In my ongoing conversation with a priest, the following was said;
The Reform in Continuity new liturgical movement is very, very different than what Vatican II did in terms of a shoving of a particular vision of it down everyone's throat in a lockstep fashion in the 1960's (in other words, Vatican II implemented in a pre-Vatican II way).The renewal that His Holiness Pope Benedict XVI is implementing is one of invitation and giving example but not mandating. And it is catching on around the world, maybe not like wildfire, but it is catching on like the small mustard seed that is sprouting into some that will be very big and very grand.For example, I would have never thought 5 years ago that we would have one Sunday Mass ad orientem for the Ordinary Form, that we would be celebrating the older Tridentine Mass and that people would have the personal choice to either stand or kneel comfortably at a kneeler for Holy Communion and that intinction would be as well received as it has been.All of this is liturgical renewal without forcing anyone into a lockstep across the board. And what I have seen in my parish is that more and more people (not all certainly) are choosing to kneel as they witness others doing it. And yes there is a developing sense of a recovered piety and reverence at Mass not experienced since Vatican II!I think that the impotice for this falls on something that Archbishop-elect Sample said in his interview, "...my fondness for the Tridentine liturgy is not based in nostalgia. Having been exposed to it, I’ve gained a great appreciation for it."
This, I think is key. For the majority of Catholics today who are either adhering or becoming adherents to the TLM; we see that they are not 53 or older, but rather they are almost all product of the post-conciliar era. This speaks volumes.
I think the other point he makes is related to this and speaks as much to the mindset as anything said in the last 10 years or so. His Excellency says, "I believe that Pope Benedict wants the Extraordinary Form of the Mass to influence liturgical reform, to lead to a reform of the reform, because in some areas we’ve gotten off track."
The bottom line is, in my estimation, that we're not going to find the answer in the Mass that we currently call the OF or Novus Ordo. It is too far gone. I think that the innovations must go. This includes everything from orientation, to language, to music, to use of extraordinary ministers, to ceremonials.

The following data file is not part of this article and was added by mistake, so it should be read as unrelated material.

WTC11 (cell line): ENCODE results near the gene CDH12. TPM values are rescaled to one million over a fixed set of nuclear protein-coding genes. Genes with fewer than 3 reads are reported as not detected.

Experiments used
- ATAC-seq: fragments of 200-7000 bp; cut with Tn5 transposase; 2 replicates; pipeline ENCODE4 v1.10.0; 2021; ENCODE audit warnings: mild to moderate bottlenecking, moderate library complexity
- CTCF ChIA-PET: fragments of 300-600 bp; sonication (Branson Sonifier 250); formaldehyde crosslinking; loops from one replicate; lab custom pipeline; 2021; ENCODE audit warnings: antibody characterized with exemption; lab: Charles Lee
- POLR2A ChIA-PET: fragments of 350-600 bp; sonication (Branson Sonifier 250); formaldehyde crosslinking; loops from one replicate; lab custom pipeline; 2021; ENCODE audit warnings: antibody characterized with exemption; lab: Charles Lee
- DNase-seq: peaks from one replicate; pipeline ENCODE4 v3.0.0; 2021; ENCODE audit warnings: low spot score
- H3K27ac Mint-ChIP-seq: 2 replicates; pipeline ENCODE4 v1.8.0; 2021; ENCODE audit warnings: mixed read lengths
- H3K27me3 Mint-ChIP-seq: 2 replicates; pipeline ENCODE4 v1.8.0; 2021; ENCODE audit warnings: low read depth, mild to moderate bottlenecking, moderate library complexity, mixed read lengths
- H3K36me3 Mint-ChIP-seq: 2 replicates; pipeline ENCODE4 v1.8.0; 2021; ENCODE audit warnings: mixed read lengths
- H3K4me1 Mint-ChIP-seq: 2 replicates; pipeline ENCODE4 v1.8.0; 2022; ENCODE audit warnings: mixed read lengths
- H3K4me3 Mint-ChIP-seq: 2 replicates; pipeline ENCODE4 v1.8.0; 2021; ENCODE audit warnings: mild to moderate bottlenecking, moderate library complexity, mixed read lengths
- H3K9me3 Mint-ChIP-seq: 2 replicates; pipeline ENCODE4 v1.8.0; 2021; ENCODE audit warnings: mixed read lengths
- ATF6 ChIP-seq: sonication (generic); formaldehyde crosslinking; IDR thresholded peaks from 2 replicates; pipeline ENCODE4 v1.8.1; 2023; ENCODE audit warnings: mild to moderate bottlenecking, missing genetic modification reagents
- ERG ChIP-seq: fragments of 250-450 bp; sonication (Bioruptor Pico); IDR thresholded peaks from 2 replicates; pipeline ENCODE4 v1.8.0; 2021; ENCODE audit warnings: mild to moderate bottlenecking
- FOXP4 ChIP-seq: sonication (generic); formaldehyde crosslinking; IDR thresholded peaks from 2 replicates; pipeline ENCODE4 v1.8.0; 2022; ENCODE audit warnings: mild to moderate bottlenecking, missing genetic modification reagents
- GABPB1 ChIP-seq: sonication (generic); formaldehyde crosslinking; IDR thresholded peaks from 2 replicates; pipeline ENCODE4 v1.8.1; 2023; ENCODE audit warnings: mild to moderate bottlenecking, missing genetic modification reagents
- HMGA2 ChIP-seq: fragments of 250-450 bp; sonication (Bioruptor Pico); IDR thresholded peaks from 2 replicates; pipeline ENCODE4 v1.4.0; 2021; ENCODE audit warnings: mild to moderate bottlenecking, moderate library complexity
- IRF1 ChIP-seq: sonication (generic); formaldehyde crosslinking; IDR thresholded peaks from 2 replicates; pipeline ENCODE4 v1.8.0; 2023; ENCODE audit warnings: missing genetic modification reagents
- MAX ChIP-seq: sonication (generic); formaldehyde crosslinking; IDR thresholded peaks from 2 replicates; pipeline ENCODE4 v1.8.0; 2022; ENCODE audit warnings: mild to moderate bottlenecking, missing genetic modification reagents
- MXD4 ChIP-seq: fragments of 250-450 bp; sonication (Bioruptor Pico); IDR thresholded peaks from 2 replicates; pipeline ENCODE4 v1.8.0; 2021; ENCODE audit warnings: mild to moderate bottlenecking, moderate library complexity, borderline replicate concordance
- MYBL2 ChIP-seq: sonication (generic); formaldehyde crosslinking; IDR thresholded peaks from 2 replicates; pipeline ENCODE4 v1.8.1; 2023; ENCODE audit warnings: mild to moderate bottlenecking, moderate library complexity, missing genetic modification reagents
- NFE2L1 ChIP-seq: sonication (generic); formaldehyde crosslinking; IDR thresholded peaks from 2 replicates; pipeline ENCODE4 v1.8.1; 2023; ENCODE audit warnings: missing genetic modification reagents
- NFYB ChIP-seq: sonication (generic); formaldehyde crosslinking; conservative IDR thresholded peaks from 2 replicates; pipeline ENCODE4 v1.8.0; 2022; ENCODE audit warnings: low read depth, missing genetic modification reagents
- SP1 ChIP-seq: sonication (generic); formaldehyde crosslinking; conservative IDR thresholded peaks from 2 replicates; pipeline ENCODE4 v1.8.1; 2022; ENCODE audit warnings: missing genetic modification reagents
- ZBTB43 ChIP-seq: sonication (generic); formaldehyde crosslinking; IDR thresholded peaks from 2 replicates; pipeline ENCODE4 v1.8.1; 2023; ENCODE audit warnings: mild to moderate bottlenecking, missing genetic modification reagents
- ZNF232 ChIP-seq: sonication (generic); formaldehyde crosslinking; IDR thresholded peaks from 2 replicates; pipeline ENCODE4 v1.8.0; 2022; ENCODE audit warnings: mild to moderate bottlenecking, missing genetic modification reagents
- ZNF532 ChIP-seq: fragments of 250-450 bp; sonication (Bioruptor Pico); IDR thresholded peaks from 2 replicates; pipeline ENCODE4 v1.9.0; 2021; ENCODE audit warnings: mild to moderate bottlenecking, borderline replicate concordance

The Mass should be retired to the annals of history. It is, as the Holy Father states, "...in the place of liturgy as the fruit of development came fabricated liturgy. We abandoned the organic, living process of growth and development over the centuries and replaced it — as in a manufacturing process — with a fabrication, a banal on-the-spot product."
While it is valid, validity doesn't equal goodness. When the abuse overrides the validity, then it is time to return.
This is a good example: let's say I go to confession to a priest of the parish next to my home parish. I confess that I have been having an affair with my next door neighbor (who is stupid hot and incredibly single). Father gives me absolution after I make a good confession. As I'm praying my penance, Father comes up to me and says, you've prayed enough, I completely understand your situation, your wife deserved it, everyone knows she's a b**ch anyhow, then sends me on my way as he locks up church. The sacrament was valid, but the deficiency caused by the abuse lessens the grace and efficacy of the Sacrament.
THE VERY SAME THING APPLIES TO THE NOVUS ORDO. The perversion of the Mass, by Paul VI, Bugnini, and the Consilium may be valid, but the deficiency caused by the abuse lessens the grace and efficacy of the Sacrament.
We must return to the TLM, ditch the Novus Ordo and then we can start an authentic "Reform of the Reform," if that is still in the cards. Who knows...maybe that horse has left the barn and a reform isn't needed, just a restoration. Now there's a thought, huh?